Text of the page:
Now that he is relieved of the need to be re-elected, which has consumed most of his time, energy and attention the past year, I hope he can get down quickly to the neglected business of accelerating the ailing economy. Here are a few things he should start doing immediately.
· Announce some objectives: Obama was silent throughout the campaign about how he would fix the economy. Time for a plan: how can his 150 million fans support his efforts if they don't know what he’s trying to do?
Is his plan to focus on job creation, economic stimulus, or deficit reduction? He should explain what challenges he wants to take on, and set some specific objectives, or targets, for the improvement he would like to see. Then he should announce how he is going to tackle the problem. He doesn't have to do this all himself: appointing prominent and committed citizens to get-’er-done task forces would focus attention on the problems and ignite a public dialogue on the most effective solutions.
· Be specific. I liked Romney’s shout-out to the “job creators" in last night’s concession speech. Start investing, start creating jobs. It was a clarion call to the people who can make a difference to start making one. The fact that he did it now, following the end of partisan campaigning, gave the issue (and Romney’s commitment to it) greater credibility.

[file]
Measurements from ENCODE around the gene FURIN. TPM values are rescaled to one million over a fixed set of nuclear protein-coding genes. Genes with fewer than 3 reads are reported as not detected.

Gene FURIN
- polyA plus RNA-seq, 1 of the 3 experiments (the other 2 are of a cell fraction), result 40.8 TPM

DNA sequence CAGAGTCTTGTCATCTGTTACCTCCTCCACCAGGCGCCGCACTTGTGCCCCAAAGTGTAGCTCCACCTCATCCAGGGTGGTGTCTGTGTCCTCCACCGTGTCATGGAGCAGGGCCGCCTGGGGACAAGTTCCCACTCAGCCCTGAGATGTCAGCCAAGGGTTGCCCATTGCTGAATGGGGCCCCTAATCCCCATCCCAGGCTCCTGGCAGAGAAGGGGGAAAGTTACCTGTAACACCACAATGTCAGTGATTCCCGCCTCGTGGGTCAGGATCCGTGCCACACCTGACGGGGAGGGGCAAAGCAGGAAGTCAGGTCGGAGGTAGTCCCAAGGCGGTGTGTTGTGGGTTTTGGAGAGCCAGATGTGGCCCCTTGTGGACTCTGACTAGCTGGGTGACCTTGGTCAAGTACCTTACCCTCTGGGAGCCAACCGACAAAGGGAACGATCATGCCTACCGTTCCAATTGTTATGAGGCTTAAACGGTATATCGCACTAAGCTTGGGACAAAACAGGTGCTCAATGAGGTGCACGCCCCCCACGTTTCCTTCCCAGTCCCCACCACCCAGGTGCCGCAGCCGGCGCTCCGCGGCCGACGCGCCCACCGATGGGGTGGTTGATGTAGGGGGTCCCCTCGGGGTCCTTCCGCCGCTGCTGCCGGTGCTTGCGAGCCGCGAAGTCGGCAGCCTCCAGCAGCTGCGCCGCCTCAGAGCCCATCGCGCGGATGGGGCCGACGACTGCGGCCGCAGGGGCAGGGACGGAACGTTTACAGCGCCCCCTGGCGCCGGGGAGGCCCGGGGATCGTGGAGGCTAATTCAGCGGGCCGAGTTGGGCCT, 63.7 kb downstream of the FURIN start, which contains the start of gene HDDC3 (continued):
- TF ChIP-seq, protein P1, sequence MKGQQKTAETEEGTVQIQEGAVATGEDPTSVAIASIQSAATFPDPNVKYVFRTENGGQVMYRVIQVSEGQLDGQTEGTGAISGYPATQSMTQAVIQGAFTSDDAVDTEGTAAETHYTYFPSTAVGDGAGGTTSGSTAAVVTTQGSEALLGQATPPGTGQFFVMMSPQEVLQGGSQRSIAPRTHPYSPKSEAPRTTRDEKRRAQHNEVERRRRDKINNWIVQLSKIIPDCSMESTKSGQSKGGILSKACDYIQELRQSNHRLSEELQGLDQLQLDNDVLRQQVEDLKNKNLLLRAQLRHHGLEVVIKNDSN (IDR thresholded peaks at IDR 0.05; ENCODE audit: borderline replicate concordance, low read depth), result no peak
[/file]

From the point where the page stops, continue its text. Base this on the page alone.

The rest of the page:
· Tell people how they can help. From the start, Obama’s campaign has always been about a shared revolution. So he should harness the power of his followers and get them started fixing the issues he has identified as priorities. What can “we the people” do immediately to help jump-start the economy, create jobs, reduce demand on government services, or even preserve the environment? Give people some direction and watch them go.
· Do it now. Strike while the iron is red-hot. Obama’s win has revitalized his followers, and his victory speech ignited hope and emotion. Leverage that passion now; it's such a powerful resource. In a few weeks (possibly days) it will have dissipated into the usual daily apathy.
· Stay in touch. We have become accustomed to seeing you on TV every day. Take a few days off to recharge, but don't be a stranger. Americans reacted warmly to the confident, re-energized winner they saw last night on TV. They liked it when you spoke of climate change and “straight or gay” – clearly, the pre-election fetters are off and you can be yourself again. So often you have been accused of being aloof and distant. Last night you re-engaged with the electorate: stay hungry, stay passionate, stay casual and confident, stay in touch.
When leaders and followers are engaged like that, anything is possible.